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SQL Trigger Specification

A trigger is defined through the execution of the SQL create trigger statement. The syntax for the create trigger statement is shown below.

trigger_def : create trigger [database_name.]trigger_name
{before | after} trigger_event
on [database_name.]table_name
[referencing transition...]
[for each {row [when (conditional_expr)] | statement}] trigger_stmts
trigger_event : insert
| delete
| update [of column_name [, column_name]...]
transition : old [row] [as] old_row_correlation_name
| new [row] [as] new_ row_correlation_name
trigger_stmts : sql_stmt
| begin atomic {sql_stmt;}... end
sql_stmt : a SQL PL statement

Each trigger has a unique name, trigger_name, which conforms to a standard SQL identifier. Triggers are associated with a table in a database. The name of the database can qualify either the trigger_name or the table_name. If not specified, the trigger will be associated with the most recently opened database that contains table_name.

The table_name is the name of the base table with which the trigger is to be associated. The trigger will be fired either before or after the changes are made by the trigger_event which is either an insert, update or delete statement.

The referencing clause allows correlation names to be given to the row values as they exist prior to the data modifications (old row) or to the row values that exist after the data modifications (new row). If the trigger_event is an insert then only new can be specified. If the trigger_event is a delete then only old can be specified. If the trigger_event is an update then either or both old and new can be specified. Column or row values can then be accessed through these correlation names.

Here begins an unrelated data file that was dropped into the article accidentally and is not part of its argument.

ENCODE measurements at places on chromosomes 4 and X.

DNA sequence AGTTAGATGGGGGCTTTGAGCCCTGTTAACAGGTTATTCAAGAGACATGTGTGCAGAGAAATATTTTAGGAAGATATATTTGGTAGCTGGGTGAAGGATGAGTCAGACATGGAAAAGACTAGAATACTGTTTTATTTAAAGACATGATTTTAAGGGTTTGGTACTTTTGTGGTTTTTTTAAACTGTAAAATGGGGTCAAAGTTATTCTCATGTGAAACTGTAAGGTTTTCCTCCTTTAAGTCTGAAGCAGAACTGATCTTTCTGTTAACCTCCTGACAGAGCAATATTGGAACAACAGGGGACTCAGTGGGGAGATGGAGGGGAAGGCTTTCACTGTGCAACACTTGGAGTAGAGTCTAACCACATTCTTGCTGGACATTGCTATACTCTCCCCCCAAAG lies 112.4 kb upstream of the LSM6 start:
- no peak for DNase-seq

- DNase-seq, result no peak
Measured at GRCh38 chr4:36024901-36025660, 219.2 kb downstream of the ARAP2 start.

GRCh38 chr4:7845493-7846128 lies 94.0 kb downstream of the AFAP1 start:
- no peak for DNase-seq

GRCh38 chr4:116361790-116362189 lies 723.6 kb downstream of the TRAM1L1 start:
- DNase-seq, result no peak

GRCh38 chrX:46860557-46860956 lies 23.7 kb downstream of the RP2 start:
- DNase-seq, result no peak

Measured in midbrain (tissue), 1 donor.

The for each clause specifies whether the trigger is fired only once whenever the trigger_event statement is executed (for each statement) or if the trigger is to be fired for each row that is changed by the trigger_event (for each row). The default is for each statement. If old or new row is specified then for each row must be specified as well.

The when clause can be defined in a row-level trigger to specify a condition (which can reference any of the old or new values through the referencing correlation names) that must evaluate to true for the trigger to fire.

The SQL statement to be executed when the trigger fires is specified last. If more than one statement needs to be specified, it must be placed within a begin atomic and end block. This means that either all the SQL statements succeed or if any one fails then the state is restored to its pre-trigger execution condition.

There are some restrictions on the kinds of SQL statements that can be included in a trigger. No select, DDL, or create statements are allowed in a trigger. A trigger cannot create another trigger. A stored procedure cannot create a trigger. Also, since it is necessary that any database modifications made by a trigger be included as part of the user's transaction, no transaction statements are allowed in a trigger definition. Parameter markers cannot be specified in trigger definitions.